To meet this challenge, our leaders came together three times during the 1990s to reduce our nation's deficit. They forged historic agreements that required tough decisions made by the first President Bush and President Clinton; by Democratic Congresses and a Republican Congress. All three agreements asked for shared responsibility and shared sacrifice, but they largely protected the middle class, our commitments to seniors, and key investments in our future.
As a result of these bipartisan efforts, America's finances were in great shape by the year 2000. We went from deficit to surplus. America was actually on track to becoming completely debt-free, and we were prepared for the retirement of the Baby Boomers.
But after Democrats and Republicans committed to fiscal discipline during the 1990s, we lost our way in the decade that followed. We increased spending dramatically for two wars and an expensive prescription drug program – but we didn't pay for any of this new spending. Instead, we made the problem worse with trillions of dollars in unpaid-for tax cuts – tax cuts that went to every millionaire and billionaire in the country; tax cuts that will force us to borrow an average of $500 billion every year over the next decade.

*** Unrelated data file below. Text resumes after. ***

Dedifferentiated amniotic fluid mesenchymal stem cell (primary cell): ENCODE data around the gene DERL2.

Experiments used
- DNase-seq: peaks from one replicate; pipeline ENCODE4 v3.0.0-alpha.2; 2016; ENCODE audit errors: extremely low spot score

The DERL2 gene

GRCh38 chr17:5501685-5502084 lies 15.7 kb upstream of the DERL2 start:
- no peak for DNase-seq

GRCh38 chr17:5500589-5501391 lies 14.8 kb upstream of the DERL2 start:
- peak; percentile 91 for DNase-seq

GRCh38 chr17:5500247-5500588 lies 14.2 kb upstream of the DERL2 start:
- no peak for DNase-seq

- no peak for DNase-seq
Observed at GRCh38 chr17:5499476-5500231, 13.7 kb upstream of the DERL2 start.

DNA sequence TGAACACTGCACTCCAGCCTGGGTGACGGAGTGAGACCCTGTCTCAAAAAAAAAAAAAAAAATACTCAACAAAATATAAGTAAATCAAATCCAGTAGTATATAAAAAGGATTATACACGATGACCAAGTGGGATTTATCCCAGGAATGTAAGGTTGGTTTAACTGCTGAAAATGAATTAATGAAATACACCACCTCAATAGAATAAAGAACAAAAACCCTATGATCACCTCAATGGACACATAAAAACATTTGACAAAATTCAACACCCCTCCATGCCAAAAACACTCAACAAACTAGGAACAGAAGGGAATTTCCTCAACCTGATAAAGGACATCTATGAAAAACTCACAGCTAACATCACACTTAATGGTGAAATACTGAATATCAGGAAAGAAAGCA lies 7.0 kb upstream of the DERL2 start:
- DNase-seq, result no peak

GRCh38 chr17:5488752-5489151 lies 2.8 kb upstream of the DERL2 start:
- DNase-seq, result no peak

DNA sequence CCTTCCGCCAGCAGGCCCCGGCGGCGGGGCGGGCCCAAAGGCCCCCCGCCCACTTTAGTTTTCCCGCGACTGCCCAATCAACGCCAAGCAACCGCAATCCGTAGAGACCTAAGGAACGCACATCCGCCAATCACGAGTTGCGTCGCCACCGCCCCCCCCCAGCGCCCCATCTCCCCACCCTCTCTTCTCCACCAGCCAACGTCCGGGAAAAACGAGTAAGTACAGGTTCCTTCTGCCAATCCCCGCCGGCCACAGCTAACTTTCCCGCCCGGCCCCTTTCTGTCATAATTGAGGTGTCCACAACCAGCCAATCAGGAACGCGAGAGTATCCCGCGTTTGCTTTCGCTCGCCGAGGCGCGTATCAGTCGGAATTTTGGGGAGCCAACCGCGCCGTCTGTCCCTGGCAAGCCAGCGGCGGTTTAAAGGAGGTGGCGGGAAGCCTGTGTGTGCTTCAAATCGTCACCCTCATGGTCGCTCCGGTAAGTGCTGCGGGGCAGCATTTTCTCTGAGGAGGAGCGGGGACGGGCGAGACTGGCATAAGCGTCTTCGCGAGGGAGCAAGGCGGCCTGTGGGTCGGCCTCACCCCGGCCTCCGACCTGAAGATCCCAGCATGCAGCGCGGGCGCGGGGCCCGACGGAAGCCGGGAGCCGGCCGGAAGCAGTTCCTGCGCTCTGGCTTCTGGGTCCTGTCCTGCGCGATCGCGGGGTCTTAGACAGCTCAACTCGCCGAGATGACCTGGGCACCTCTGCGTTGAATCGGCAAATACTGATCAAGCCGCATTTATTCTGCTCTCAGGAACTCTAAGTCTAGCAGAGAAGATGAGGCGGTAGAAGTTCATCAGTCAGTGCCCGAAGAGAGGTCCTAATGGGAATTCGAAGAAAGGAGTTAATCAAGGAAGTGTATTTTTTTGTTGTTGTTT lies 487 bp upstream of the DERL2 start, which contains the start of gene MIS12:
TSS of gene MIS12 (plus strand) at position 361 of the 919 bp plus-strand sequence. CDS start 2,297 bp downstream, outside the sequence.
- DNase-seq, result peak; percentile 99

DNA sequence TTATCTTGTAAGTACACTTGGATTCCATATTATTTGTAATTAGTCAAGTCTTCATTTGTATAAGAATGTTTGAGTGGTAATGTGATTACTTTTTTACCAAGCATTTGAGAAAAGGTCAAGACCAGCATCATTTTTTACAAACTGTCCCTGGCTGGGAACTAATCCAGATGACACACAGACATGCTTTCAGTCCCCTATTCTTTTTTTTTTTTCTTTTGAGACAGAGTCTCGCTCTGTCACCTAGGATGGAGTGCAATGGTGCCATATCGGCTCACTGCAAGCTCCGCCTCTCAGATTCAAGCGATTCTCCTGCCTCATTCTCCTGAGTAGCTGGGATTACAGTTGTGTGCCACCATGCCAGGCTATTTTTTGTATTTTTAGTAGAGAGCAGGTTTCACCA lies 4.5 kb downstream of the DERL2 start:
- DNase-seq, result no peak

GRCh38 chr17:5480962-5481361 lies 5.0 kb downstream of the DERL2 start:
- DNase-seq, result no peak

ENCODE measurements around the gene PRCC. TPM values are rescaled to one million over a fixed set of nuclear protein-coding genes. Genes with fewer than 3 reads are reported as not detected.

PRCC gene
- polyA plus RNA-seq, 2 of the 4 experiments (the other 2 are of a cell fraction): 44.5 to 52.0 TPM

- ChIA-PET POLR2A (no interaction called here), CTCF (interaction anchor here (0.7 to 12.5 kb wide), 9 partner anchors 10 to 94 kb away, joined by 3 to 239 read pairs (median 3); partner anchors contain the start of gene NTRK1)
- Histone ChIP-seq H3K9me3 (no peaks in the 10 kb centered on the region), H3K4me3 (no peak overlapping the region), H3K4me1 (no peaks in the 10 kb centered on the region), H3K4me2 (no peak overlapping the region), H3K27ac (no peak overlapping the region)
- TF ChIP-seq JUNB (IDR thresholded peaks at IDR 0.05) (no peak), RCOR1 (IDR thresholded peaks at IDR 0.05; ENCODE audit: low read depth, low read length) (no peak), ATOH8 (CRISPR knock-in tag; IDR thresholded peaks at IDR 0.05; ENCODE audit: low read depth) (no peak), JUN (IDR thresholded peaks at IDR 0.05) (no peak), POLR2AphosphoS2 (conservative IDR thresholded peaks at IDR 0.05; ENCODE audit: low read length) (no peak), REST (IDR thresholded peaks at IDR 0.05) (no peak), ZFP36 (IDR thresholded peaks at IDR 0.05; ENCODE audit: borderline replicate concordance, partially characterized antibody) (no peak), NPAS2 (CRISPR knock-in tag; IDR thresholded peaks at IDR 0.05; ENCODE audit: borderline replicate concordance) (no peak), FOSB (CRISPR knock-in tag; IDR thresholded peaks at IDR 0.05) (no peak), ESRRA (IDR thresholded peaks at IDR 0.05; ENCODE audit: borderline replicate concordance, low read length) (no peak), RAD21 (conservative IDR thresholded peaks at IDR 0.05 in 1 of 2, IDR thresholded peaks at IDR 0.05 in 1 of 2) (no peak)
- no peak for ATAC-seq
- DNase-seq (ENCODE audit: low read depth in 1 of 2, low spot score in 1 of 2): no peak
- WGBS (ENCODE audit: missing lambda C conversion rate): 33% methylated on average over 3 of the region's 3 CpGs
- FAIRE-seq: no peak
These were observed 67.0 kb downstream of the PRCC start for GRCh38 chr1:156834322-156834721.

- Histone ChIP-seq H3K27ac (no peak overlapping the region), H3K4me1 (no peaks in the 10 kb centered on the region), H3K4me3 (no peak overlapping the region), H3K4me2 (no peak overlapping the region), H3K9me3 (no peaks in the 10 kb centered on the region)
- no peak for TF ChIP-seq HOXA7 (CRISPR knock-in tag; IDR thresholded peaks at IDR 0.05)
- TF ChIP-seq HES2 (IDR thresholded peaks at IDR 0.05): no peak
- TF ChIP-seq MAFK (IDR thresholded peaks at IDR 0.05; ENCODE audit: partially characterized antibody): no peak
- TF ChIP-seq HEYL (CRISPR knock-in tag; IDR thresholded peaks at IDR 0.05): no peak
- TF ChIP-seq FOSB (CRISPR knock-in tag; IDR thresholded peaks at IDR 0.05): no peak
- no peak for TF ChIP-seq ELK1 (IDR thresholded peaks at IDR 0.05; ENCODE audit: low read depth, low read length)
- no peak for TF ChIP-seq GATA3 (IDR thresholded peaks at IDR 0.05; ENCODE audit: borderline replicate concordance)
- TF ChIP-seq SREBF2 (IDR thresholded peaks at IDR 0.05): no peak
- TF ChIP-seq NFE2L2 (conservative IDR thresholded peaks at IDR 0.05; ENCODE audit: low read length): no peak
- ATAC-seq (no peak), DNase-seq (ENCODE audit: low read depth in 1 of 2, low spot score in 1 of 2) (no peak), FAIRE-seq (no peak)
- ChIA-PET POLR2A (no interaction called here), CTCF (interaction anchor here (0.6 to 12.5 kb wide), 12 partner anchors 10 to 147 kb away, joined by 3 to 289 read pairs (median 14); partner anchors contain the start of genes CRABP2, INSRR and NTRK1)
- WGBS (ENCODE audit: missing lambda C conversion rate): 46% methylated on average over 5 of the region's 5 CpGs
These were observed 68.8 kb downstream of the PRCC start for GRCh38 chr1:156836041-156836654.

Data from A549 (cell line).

To give you an idea of how much damage this caused to our national checkbook, consider this: in the last decade, if we had simply found a way to pay for the tax cuts and the prescription drug benefit, our deficit would currently be at low historical levels in the coming years.
Of course, that's not what happened. And so, by the time I took office, we once again found ourselves deeply in debt and unprepared for a Baby Boom retirement that is now starting to take place. When I took office, our projected deficit was more than $1 trillion. On top of that, we faced a terrible financial crisis and a recession that, like most recessions, led us to temporarily borrow even more. In this case, we took a series of emergency steps that saved millions of jobs, kept credit flowing, and provided working families extra money in their pockets. It was the right thing to do, but these steps were expensive, and added to our deficits in the short term.